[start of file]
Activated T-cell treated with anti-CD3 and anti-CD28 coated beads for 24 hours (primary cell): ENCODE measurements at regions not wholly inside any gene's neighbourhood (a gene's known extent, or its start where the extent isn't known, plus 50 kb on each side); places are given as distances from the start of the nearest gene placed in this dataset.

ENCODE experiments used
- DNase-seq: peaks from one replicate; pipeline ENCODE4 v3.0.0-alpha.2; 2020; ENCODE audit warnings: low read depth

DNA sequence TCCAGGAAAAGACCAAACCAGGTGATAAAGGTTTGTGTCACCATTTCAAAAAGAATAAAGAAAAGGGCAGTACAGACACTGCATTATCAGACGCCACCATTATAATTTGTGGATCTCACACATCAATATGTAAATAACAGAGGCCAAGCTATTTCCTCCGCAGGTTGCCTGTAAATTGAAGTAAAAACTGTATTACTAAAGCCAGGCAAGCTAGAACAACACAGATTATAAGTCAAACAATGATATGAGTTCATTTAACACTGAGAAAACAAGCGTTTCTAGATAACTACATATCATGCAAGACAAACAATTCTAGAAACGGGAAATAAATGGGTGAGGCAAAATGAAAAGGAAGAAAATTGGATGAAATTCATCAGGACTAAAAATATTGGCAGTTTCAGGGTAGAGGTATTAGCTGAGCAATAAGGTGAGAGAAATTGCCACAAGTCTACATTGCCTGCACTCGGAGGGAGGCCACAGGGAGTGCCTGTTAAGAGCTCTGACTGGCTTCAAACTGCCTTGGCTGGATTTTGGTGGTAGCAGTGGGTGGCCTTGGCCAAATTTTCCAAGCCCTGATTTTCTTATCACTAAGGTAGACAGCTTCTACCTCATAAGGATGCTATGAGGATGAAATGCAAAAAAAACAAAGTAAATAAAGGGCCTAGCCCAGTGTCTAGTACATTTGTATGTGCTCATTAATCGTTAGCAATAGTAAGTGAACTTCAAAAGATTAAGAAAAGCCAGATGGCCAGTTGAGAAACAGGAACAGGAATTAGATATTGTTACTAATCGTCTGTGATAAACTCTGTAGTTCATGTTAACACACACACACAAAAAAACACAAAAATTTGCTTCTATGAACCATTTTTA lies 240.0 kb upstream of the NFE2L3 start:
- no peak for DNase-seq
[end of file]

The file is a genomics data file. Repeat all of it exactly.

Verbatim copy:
Activated T-cell treated with anti-CD3 and anti-CD28 coated beads for 24 hours (primary cell): ENCODE measurements at regions not wholly inside any gene's neighbourhood (a gene's known extent, or its start where the extent isn't known, plus 50 kb on each side); places are given as distances from the start of the nearest gene placed in this dataset.

ENCODE experiments used
- DNase-seq: peaks from one replicate; pipeline ENCODE4 v3.0.0-alpha.2; 2020; ENCODE audit warnings: low read depth

DNA sequence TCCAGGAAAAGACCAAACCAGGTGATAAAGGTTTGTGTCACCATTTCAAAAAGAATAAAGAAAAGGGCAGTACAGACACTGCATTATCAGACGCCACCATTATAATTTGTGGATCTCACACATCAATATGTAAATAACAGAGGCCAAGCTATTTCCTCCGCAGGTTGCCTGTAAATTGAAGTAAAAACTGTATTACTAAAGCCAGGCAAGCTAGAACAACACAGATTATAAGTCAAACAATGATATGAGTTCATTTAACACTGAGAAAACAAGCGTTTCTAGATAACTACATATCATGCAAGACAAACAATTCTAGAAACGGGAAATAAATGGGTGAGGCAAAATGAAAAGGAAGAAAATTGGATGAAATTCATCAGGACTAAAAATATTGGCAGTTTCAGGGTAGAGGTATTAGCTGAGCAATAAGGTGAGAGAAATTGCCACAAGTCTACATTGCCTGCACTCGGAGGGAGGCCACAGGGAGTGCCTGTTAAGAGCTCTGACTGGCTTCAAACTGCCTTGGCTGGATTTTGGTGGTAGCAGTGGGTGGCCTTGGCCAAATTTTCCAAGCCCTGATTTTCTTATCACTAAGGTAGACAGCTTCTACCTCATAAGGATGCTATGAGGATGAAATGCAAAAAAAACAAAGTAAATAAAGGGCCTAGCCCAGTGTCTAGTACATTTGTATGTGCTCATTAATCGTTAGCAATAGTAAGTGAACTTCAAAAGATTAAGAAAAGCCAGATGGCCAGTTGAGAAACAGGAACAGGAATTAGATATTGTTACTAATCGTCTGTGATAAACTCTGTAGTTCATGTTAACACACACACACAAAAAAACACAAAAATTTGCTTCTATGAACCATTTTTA lies 240.0 kb upstream of the NFE2L3 start:
- no peak for DNase-seq